* During a lot of the activities described in the steps below it's advisable to protect yourself and wear safety glasses, a dust mask and sometimes even gloves, please don't forget!
Step 2: About the Wood
Since wood is the most important material used in this project I would like to spend some words on it.
I selected this wood because of its shape but also minded what sort of wood it was and what state it was in.
There's hard wood and soft wood, hard wood usually comes from,broad leaved trees and soft wood from conifers, I was looking for hard wood because it's generally more durable, it's structure is more dense which gives it a different look then soft wood, so it's an aesthetical choice as well.
The state which the wood is in is important when selecting wood, I was looking for branches that had only recently parted from the tree, rotting wood is starting to disintegrate which is not a good feature and even wood that has been laying on the forest floor for a while but still seems to be in a relatively good state could be invested with insects or larvae, so better just leave it for them and find a decent piece.
To find a suitable branch I visited a specific place in the woods where I knew was a pile of branches that had broken of the trees there about two months earlier and which had been cut into smaller pieces and piled up aside the path.
I selected a branch that kind of looked like what I had in mind, sawed it of and took it home.
I'm not entirely sure what kind of wood it is but I think it's oak.
Then I needed a wooden disk to use as a stand to mount the branch on, I found it when I visited a relative who has a very old plum tree growing on his land (you can see it on the picture above), he had just pruned it because some parts of the tree died, he had cut these thick branches into small pieces to put on the fire.
I found a nice piece (which I like a lot because of it's whimsical form) and told my relative that I was going to saw it into four disks by hand, then he took out his chainsaw and cut it for me, which saved me a lot of work.
The wood for the boards came from a shelf from a cabinet in our house, we got this cabinet for free on the Dutch equivalent of Craigslist a few years ago, it was in a home for the elderly.
I'm actually very pleased with it, it's a very large cabinet in a central place in the house and holds our tv, boardgames and wooden (toy) train set, only it came with to many shelves, we only use two and had two left over shelves which where kind of in the way and since it was perfect to cut the boards out off I used one for this project, this shelf is made of pine wood, a soft wood, which is convient for this purpose because it's very workable.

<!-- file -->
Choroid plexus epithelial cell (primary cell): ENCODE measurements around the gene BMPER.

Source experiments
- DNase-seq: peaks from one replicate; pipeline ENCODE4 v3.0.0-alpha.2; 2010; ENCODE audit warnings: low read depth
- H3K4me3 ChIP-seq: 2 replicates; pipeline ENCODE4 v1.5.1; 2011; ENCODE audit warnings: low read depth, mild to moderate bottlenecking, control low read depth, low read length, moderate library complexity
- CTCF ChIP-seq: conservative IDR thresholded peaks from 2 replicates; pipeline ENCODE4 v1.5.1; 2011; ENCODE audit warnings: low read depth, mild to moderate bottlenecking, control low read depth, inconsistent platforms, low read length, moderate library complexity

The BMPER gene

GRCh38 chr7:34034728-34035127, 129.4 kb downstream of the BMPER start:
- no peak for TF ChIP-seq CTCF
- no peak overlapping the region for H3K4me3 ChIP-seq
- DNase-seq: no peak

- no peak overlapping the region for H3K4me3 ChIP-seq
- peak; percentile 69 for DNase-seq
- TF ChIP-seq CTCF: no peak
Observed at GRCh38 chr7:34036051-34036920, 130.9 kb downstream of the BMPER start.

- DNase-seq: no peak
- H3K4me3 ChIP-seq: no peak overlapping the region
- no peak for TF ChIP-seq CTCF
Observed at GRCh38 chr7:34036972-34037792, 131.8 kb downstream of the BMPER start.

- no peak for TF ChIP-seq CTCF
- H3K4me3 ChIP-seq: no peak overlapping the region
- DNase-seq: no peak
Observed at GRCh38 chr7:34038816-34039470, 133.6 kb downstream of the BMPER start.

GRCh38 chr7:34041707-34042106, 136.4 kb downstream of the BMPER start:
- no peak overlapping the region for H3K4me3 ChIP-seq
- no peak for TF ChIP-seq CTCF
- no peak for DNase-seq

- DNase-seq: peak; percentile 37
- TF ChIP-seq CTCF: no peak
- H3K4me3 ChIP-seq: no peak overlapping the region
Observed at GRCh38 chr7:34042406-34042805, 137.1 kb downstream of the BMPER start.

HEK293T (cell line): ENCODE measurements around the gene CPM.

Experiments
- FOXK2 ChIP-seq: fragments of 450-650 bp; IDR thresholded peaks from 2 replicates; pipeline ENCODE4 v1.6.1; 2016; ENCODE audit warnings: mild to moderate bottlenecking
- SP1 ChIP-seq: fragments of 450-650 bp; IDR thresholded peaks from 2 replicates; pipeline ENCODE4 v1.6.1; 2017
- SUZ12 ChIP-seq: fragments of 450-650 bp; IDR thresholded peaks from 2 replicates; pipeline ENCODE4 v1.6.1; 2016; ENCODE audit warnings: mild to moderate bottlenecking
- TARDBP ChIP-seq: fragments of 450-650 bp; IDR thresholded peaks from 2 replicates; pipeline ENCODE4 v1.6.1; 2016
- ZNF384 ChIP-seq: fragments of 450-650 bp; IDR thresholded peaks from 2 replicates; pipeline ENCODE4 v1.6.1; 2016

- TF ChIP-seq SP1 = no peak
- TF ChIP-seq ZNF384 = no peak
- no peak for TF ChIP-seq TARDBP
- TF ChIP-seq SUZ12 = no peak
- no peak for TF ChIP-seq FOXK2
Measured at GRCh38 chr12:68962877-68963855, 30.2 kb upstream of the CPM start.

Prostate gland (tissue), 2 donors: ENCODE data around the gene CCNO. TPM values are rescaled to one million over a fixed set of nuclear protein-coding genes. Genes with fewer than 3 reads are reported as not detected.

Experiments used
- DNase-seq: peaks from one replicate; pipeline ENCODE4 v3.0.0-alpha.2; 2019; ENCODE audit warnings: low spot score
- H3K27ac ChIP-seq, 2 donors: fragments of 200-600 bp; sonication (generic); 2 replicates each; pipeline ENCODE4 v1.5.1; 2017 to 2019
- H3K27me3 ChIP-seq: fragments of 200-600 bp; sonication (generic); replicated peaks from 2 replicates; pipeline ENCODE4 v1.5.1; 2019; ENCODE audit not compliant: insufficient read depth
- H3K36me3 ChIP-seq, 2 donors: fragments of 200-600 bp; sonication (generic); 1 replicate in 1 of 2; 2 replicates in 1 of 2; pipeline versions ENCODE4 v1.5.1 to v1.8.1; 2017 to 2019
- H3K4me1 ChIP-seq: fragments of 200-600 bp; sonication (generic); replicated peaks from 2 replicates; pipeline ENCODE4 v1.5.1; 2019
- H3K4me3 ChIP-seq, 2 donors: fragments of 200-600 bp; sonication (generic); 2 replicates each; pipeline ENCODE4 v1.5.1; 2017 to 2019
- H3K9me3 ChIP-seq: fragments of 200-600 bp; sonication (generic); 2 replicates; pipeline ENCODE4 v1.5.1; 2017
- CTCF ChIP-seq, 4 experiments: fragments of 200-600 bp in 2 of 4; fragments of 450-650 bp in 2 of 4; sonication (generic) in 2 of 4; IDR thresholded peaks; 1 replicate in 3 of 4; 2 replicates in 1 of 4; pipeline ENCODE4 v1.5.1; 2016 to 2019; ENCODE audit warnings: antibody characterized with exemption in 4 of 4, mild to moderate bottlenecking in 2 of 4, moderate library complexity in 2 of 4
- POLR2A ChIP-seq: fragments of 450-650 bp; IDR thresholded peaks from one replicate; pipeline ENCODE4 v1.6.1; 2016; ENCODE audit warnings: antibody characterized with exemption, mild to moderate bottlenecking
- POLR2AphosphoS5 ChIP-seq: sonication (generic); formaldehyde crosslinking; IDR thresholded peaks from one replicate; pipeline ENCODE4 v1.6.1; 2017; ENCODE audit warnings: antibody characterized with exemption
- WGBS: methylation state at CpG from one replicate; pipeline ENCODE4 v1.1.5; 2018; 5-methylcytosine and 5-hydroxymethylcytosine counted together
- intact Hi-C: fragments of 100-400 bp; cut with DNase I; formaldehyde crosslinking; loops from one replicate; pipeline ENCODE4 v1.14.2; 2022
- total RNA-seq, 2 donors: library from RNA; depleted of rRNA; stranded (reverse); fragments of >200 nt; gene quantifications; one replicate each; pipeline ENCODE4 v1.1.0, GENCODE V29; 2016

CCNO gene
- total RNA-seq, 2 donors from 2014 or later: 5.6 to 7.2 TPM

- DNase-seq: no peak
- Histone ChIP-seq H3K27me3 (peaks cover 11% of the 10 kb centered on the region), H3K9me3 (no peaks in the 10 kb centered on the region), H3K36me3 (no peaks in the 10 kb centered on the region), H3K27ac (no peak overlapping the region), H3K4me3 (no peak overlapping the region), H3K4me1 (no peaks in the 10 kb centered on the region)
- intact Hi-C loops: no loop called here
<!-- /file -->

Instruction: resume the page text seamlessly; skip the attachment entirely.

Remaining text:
Step 3: Preparing the Branch
The first thing I did was scraping the bark off the branch, I used a small hunting knife for this, which is perfect to use on wood because it's very sharp, it's basically the same as a wood cutting knife only the shape is slightly different.
Then I sawed a small section off the bottom of the branch to even it out.
Step 4: Shaping the Branch
The next step was to shape the branch in such a way that the boards could rest on it.
For this I used a wood chisel and a wooden hammer, with use of the hammer I drove the chisel into the wood and cut away flakes of it until the form that I desired emerged as you can see on the pictures.
Then I used a wood rasp to smooth out the wood, the rasp I used had four sides with different grains and I used them all, starting with the course sides and ending with the finer ones, after that I used a file on the wood and after that, sandpaper with three different grit sizes (P80, P120 and P150).
By the way, this is the course of action I used on all the wood that I worked with in this project.
After this the would felt nice and smooth.
Step 5: Preparing the Stand
To prepare the stand I first took the bark off with the use of a wood chisel and when necessary a wooden hammer (to drive the chisel in between the wood and the bark), next I used a regular wood rasp and a rats tails rasp to remove more of the inner bark, I left some of it on because I liked the contrast created by it's color.
I also rounded off the edges on the topside of the disk.
To smoothen out the top of the stand I also used the rats tails rasp, this is the sort of rasp that should be equipped with a wooden handle, but I never did so.
Since it doesn't have a handle it was the perfect to to create a smooth surface, I could just swipe it over the wood while applying pressure, this worked surprisingly well!
After this I filed and sanded the whole thing.
Step 6: Cutting Out the Boards
Even before I started working on the branch, I cut a few oval forms out of cardboard and placed them on the branch to see how it would look with the boards on it.
I was satisfied with the placing of the boards and cut off a bit more of the cardboard plates to give them a more organic shape.
After this, I traced them onto the wood using a pencil and cut them out with a jigsaw.
I decided to add the fourth board later because I thought the chess tree needed a fourth board, I drew this shape on cardboard, cut it out and as with the other boards traced the shape onto the wood and cut it out with the jigsaw.
Step 7: Drilling and Sanding the Boards
After cutting the boards out I decided where the holes had to go to be able to mount them onto the branch, I drilled the holes and used my rats tails rasp to widen them.
Then I used my regular wood rasp to round off the edges and made them smoother with the use of a file and sand paper.
Step 8: Attaching the Branch to the Stand
Then it was finally time to mount the branch onto the stand.
I placed the branch on the stand in the place where I wanted to attach it and traced around it with a pencil.
Next I decided where I had to drill the holes for the screws, it was important that the holes in the bottom of the branch would sync up with the ones in the stand, I marked the right spots on both the branch and the stand, then I drilled the holes.